Blood Mercury Levels Unchanged Over 18 Years in Mt. Mansfield Thrushes

Mar. 4th 2020
Bicknell's Thrush

Long known as a harmful aquatic pollutant, mercury also accumulates in terrestrial wildlife food webs through atmospheric deposition, especially at high-elevation sites. In the mountains of northeastern North America, mercury deposition is up to five times greater than in surrounding low-elevation areas. Mercury persists in the environment for many years and can transform into methylmercury, a potent neurotoxin that harms fish, wildlife, and humans. 

With reported reductions in mercury emissions from 1990 to 2014, partly because of mercury control policies, scientists questioned how mercury levels in wildlife have responded. 

Researchers in the Northeast, led by Chris Rimmer of the Vermont Center for Ecostudies in Norwich, Vermont, investigated levels of mercury in the blood of Bicknell’s Thrush and Swainson’s Thrush, long-distance migratory songbirds that spend the summer on mountain tops in New England. Populations of both species are declining, and Bicknell’s Thrush is considered a rare species of global conservation concern. 

Rimmer and his team collected data at a long-term study site on the ridgeline of Mount Mansfield from 2000 to 2017. Between 2000 and 2006, the researchers sampled Bicknell’s Thrush, and between 2014 and 2017, they sampled both Bicknell’s and Swainson’s Thrushes. The researchers captured birds with mist nets, banded them, and collected physical data and blood samples prior to release. They resampled many individuals one week or more after the first sample.

The scientists sampled blood mercury from 302 Bicknell’s Thrushes from 2000 to 2017 and 58 Swainson’s Thrushes from 2014 to 2017, mostly from second-year or older birds. They collected and sampled more males than females of both species. There was no difference in blood mercury levels between the two thrush species. 

Thrush blood mercury levels ranged from about 0.07 to 0.1 µg/g. Although these concentrations are below those found to harm the physiology and reproductive capacity of similar songbirds, the researchers found that blood concentrations of mercury did not decrease over time as might be expected if mercury emissions have declined.   

Atmospheric deposition of mercury, measured at the University of Vermont Proctor Maple Research Center in Underhill, Vermont (750 meters in elevation below the Mount Mansfield study site) increased from 1993 to 2004, decreased from 2005 to 2010, and then climbed abruptly again after 2010. Deposition tended to be highest during July and August.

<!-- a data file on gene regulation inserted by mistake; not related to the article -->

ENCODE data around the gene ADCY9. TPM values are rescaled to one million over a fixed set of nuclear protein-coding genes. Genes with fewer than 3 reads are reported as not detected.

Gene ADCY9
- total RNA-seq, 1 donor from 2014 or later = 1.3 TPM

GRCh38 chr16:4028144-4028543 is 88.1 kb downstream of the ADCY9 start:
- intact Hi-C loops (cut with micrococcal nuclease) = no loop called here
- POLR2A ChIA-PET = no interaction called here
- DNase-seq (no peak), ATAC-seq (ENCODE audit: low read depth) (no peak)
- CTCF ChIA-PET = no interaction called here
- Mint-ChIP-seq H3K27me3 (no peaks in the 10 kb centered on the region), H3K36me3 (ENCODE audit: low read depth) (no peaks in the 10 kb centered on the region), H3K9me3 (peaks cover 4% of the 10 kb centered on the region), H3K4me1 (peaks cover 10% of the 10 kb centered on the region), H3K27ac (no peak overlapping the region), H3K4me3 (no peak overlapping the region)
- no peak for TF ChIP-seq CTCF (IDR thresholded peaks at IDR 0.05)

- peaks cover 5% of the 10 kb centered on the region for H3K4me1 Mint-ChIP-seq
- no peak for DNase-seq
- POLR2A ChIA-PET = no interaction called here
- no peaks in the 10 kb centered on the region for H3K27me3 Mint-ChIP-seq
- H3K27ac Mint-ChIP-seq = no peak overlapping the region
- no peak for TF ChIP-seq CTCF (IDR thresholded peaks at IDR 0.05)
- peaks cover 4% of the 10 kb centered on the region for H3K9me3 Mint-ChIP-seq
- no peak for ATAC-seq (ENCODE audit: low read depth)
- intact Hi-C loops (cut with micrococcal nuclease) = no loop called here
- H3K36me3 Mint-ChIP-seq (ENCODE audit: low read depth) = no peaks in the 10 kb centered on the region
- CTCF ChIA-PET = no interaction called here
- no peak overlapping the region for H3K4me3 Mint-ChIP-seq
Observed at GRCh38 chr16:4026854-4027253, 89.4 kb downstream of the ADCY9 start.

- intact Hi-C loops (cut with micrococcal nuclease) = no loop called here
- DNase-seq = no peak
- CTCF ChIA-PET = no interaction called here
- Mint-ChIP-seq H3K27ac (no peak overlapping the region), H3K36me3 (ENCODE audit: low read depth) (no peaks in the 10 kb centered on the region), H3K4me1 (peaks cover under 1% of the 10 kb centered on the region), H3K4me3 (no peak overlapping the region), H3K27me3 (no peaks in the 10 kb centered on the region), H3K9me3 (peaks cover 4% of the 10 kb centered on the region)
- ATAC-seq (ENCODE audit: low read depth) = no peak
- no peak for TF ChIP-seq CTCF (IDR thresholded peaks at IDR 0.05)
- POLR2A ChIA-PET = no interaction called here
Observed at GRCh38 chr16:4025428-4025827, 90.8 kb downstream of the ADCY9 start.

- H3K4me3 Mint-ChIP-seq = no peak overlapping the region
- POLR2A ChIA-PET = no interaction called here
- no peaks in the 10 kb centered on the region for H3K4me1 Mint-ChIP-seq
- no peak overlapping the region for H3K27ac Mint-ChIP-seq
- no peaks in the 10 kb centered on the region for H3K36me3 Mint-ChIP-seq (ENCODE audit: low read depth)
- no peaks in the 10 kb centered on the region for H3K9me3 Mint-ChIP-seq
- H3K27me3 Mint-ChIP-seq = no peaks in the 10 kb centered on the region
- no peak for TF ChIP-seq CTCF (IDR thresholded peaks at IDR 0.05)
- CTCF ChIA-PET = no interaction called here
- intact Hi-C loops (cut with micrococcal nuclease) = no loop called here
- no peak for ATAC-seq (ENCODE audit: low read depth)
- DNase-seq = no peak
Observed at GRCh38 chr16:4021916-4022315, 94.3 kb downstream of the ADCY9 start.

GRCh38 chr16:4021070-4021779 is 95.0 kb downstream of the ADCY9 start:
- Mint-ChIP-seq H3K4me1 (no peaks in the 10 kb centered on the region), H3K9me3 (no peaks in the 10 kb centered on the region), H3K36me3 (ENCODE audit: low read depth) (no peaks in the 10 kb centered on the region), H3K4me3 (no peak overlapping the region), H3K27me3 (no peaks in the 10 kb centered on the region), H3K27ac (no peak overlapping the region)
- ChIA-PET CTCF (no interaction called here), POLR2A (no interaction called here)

Although blood mercury levels in the thrushes varied among years, there was no definitive trend up or down over time. Surprisingly, there was no evidence that levels of atmospheric mercury deposition affected blood levels in the birds. Concentrations of blood mercury declined throughout a season from late May into mid-September, and levels in male thrushes were greater than in females. Older thrushes had higher levels of blood mercury than did younger birds. 

Rimmer and co-researchers suggest the seasonal decline in blood mercury may stem partly from differences in diet and mercury exposure between overwintering sites in the West Indies and South America and summer breeding sites on Mount Mansfield. During the breeding season, the birds’ diet switches, yet again, from mercury-rich ground invertebrates in the spring to foliage-based arthropods that are lower in mercury content in mid- to late summer. Differences in blood mercury concentrations between the sexes and age groups most likely also relate to diet preference. 

Researchers found no real change in blood mercury levels of Bicknell’s and Swainson’s Thrushes over 18 years of sampling on Mount Mansfield, despite regional emissions reductions and local changes in mercury deposition. The scientists suggest that the presence of methylmercury has not changed in this environment over time, highlighting the complexity of ecological processes at work. Rimmer and his team believe that Bicknell’s Thrush remains the most effective bird species for continued biomonitoring of mercury in mountain forest ecosystems of the northeastern United States.